Keys to Change Leadership Team

Amy Schwabenlender


Joseph Losada


Letticia “Tish” Brown-Gambino

Associate Executive Director

Richard Crews

Program Director

AAron Iverson

Operations Director

Christina Fankhauser

Director of Development

Douglas Dempsey

Human Resources Director

Steve Davis


Keys to Change Board of Directors

Myron Hammes

Community Volunteer

Shannon Ramirez
Vice Chair

Moss Adams

Robin Romano

Marisol Federal Credit Union

Kelly Mills

Office of U.S. Senator Kyrsten Sinema

Mike McQuaid

Co-founder/Past Chair
In Memory

Terry Araman
Community Volunteer

Commander Brian Freudenthal

Phoenix Police Department

Chris Glover
ASU School of Applied Professional Studies

Guy Inzalaco
Olympia Companies

Yareli Lopez
Casey Family Programs

Jeff Lowe

MidFirst Bank

Rima McIntire

Moss Adams

Bill Morlan
Electric Supply, Inc.

TJ Swearengin

Lee & Associates

Patrick Tighe

Snell & Wilmer

Arlen Westling
Community Volunteer

Rose Wiley
Community Volunteer

Joselyn Wilkinson
Community Volunteer

Through the collaborative approach of Keys to Change hundreds of clients have daily access to social support services, job assistance, convenience items, behavioral health, legal services and more. Public and private partnerships have been and continue to be the backbone of our organization – our successes are a result of the cooperative and collaborative work of the many compassionate, progressive visionaries in our Valley of the Sun community.

HSC Annual Report 2022-2023

Annual Report

Milestones at Keys to Change

In November 2005, the HSC (now Keys to Change) opened the Human Services Campus (now Key Campus) in downtown Phoenix. A non-profit, private, government, and community collaboration that provides wrap-around services for adults experiencing homelessness, the Campus has become a national model. Keys to Change operates the Lodestar Day Resource Center, which since its’ inception in 2005 has been referred to as the “hub” of the Campus, housing an extensive array of human services needed to begin the transformation from crisis to stability and self-sufficiency.

Lodestar Day Resource Center
Lodestar Day Resource Center

In March 2017, with donations from the Garcia Family, the Maricopa County Industrial Development Authority (IDA), and the Thunderbirds Charities, the Brian Garcia Welcome Center was opened. In addition to honoring the life of Brian Garcia, a frequent volunteer at the campus, the Welcome Center helps clients receive services more expeditiously. The opening of the Welcome Center has allowed Key Campus to expand its capacity, meet its clients more expediently, and more effectively coordinate services to empower people to end their homelessness. The Welcome Center provides assessments for nearly 500 unduplicated clients each month. Nearly 10% of clients are diverted from homelessness via reunification with family and friends.  In addition, our Street Outreach Program aims to increase client engagements and help individuals navigate all the services available on the Campus.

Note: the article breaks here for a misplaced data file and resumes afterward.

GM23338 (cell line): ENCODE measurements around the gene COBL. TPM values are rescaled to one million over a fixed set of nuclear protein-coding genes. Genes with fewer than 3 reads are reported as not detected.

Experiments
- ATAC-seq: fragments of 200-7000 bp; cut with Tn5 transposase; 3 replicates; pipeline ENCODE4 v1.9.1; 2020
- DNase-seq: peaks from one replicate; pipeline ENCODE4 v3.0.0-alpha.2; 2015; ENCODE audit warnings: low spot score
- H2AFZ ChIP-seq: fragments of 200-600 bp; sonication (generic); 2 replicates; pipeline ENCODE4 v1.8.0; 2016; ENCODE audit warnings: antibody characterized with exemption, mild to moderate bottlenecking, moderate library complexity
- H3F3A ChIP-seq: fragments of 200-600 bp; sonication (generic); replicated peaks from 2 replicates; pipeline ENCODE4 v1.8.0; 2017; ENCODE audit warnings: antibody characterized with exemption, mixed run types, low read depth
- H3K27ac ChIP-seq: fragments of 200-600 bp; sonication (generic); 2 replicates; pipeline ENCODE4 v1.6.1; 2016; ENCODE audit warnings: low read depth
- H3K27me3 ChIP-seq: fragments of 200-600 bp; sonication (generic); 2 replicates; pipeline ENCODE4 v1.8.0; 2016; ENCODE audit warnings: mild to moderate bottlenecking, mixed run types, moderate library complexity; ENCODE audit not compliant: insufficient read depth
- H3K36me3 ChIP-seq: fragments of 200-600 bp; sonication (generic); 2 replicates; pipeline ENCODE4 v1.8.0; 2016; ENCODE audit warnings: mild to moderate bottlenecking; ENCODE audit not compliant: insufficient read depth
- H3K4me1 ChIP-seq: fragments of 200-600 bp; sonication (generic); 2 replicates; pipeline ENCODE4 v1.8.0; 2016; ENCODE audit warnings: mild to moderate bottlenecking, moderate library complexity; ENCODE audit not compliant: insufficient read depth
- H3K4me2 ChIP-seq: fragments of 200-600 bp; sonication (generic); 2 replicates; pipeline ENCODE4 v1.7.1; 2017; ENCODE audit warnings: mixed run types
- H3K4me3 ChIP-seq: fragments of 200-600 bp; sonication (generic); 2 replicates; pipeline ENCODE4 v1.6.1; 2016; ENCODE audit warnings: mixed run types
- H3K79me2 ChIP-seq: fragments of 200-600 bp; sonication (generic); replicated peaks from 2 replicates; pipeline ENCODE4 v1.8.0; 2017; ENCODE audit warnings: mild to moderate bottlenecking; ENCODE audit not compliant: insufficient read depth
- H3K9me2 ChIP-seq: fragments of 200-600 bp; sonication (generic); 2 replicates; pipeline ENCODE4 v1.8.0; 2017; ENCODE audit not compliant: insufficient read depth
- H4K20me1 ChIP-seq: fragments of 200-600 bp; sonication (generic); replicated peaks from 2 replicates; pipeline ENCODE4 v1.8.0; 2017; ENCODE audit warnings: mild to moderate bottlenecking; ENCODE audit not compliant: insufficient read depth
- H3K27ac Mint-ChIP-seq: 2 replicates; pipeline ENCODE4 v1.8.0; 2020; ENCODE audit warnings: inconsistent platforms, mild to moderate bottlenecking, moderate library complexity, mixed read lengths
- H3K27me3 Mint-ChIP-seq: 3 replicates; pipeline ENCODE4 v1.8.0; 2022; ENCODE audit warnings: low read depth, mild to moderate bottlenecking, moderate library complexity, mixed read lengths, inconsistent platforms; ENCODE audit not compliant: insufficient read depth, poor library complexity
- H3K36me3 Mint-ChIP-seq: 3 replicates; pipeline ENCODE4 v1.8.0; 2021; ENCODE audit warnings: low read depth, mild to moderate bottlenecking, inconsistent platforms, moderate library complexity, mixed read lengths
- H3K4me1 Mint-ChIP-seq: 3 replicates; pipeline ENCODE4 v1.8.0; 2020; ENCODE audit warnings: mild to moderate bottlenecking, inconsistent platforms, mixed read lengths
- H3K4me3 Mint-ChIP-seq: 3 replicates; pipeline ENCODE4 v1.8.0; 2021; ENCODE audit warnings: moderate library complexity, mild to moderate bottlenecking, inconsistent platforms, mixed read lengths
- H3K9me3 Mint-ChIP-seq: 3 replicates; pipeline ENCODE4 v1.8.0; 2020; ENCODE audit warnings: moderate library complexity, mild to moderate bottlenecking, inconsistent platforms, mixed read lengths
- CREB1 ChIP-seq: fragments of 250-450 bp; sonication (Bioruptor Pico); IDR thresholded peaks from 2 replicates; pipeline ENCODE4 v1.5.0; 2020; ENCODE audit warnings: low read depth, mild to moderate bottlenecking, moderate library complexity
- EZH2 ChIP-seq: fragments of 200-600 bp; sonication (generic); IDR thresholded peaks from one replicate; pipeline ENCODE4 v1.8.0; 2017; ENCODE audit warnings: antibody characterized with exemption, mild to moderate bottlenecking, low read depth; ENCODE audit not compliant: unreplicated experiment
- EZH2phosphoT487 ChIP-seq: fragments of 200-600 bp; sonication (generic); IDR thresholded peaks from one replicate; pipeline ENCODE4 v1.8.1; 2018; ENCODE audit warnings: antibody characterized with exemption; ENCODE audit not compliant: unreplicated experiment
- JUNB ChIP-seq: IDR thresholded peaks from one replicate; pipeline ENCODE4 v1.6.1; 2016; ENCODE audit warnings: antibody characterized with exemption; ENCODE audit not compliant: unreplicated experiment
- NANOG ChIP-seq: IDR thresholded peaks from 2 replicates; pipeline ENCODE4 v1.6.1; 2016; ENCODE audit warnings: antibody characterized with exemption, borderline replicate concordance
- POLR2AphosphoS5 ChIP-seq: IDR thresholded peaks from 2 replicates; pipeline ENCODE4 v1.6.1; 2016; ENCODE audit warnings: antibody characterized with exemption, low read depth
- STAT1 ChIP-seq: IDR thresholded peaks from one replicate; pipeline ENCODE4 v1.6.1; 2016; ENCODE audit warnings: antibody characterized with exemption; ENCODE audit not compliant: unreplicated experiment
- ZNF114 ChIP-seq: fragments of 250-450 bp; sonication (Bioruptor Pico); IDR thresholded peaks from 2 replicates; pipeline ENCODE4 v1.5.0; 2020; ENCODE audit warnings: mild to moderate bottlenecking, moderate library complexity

Brian Garcia Welcome Center
Brian Garcia Welcome Center

In April 2022, Keys to Change opened Respiro, a 100-bed “sprung structure” shelter with a wraparound concept that believes in being the stepping stone to ending homelessness. Campus partner St. Vincent de Paul graciously lent the northern-most part of its Urban Farm to provide the space for Keys to Change’s 6,300-square-foot pre-fabricated building in a community effort to help provide additional shelter to those in the area. In return, the farm will expand onto Key Campus land to the east.

The area surrounding Key Campus has seen a drastic rise in homelessness since the pandemic growing from 400 people living in tents on the streets surrounding the campus in January 2021 to more than 1,000 people in October 2022. Key Campus provides program staff and security at the $1.6 million structure funded by the City of Phoenix.  Key Campus prioritizes two groups of people for Respiro:

  • People camped on the streets surrounding the Campus who have a housing voucher but are unable to find housing due to market conditions and those already accessing services but unable to find shelter.
  • Vulnerable people experiencing significant barriers to housing, including individuals of advanced age and young adults, medically vulnerable people, domestic violence survivors, veterans and individuals discharged from hospitals overnight.

Through the process of case management, supportive services and other providers, clients are given direct attention that allows them to fill in the gaps of past attempts that did not allow them to progress towards ending their homelessness.

Human Services Campus Respiro
Human Services Campus Respiro

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